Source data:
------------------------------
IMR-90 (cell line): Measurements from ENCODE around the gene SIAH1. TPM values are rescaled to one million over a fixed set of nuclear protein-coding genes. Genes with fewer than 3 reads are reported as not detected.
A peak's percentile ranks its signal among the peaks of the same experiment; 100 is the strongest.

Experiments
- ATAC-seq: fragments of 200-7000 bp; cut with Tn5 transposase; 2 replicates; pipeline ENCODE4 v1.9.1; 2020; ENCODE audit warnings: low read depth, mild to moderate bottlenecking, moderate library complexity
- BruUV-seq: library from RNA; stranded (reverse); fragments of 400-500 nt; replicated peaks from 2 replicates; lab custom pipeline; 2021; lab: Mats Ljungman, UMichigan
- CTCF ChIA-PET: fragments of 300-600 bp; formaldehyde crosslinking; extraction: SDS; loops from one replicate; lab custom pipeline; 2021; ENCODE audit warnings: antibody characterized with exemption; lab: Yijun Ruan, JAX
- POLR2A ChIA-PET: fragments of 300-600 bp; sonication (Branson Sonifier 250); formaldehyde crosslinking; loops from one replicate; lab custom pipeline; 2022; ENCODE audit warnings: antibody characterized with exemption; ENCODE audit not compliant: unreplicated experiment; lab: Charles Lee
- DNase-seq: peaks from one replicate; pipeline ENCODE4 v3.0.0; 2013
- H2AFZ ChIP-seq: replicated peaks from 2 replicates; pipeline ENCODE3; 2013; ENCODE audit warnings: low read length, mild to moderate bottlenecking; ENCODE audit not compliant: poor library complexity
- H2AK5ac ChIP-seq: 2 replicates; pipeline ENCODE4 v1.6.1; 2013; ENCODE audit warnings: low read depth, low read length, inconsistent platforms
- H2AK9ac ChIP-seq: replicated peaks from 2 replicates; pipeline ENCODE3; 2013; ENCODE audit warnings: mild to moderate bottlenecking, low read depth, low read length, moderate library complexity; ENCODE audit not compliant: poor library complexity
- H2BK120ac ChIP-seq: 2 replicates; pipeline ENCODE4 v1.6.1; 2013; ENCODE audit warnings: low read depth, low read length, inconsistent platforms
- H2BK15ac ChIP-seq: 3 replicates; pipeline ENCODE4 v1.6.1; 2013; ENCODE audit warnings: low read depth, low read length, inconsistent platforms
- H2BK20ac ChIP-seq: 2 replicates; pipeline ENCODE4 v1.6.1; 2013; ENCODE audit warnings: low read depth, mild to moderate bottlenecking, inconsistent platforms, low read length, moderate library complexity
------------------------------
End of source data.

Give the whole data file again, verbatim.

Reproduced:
IMR-90 (cell line): Measurements from ENCODE around the gene SIAH1. TPM values are rescaled to one million over a fixed set of nuclear protein-coding genes. Genes with fewer than 3 reads are reported as not detected.
A peak's percentile ranks its signal among the peaks of the same experiment; 100 is the strongest.

Experiments
- ATAC-seq: fragments of 200-7000 bp; cut with Tn5 transposase; 2 replicates; pipeline ENCODE4 v1.9.1; 2020; ENCODE audit warnings: low read depth, mild to moderate bottlenecking, moderate library complexity
- BruUV-seq: library from RNA; stranded (reverse); fragments of 400-500 nt; replicated peaks from 2 replicates; lab custom pipeline; 2021; lab: Mats Ljungman, UMichigan
- CTCF ChIA-PET: fragments of 300-600 bp; formaldehyde crosslinking; extraction: SDS; loops from one replicate; lab custom pipeline; 2021; ENCODE audit warnings: antibody characterized with exemption; lab: Yijun Ruan, JAX
- POLR2A ChIA-PET: fragments of 300-600 bp; sonication (Branson Sonifier 250); formaldehyde crosslinking; loops from one replicate; lab custom pipeline; 2022; ENCODE audit warnings: antibody characterized with exemption; ENCODE audit not compliant: unreplicated experiment; lab: Charles Lee
- DNase-seq: peaks from one replicate; pipeline ENCODE4 v3.0.0; 2013
- H2AFZ ChIP-seq: replicated peaks from 2 replicates; pipeline ENCODE3; 2013; ENCODE audit warnings: low read length, mild to moderate bottlenecking; ENCODE audit not compliant: poor library complexity
- H2AK5ac ChIP-seq: 2 replicates; pipeline ENCODE4 v1.6.1; 2013; ENCODE audit warnings: low read depth, low read length, inconsistent platforms
- H2AK9ac ChIP-seq: replicated peaks from 2 replicates; pipeline ENCODE3; 2013; ENCODE audit warnings: mild to moderate bottlenecking, low read depth, low read length, moderate library complexity; ENCODE audit not compliant: poor library complexity
- H2BK120ac ChIP-seq: 2 replicates; pipeline ENCODE4 v1.6.1; 2013; ENCODE audit warnings: low read depth, low read length, inconsistent platforms
- H2BK15ac ChIP-seq: 3 replicates; pipeline ENCODE4 v1.6.1; 2013; ENCODE audit warnings: low read depth, low read length, inconsistent platforms
- H2BK20ac ChIP-seq: 2 replicates; pipeline ENCODE4 v1.6.1; 2013; ENCODE audit warnings: low read depth, mild to moderate bottlenecking, inconsistent platforms, low read length, moderate library complexity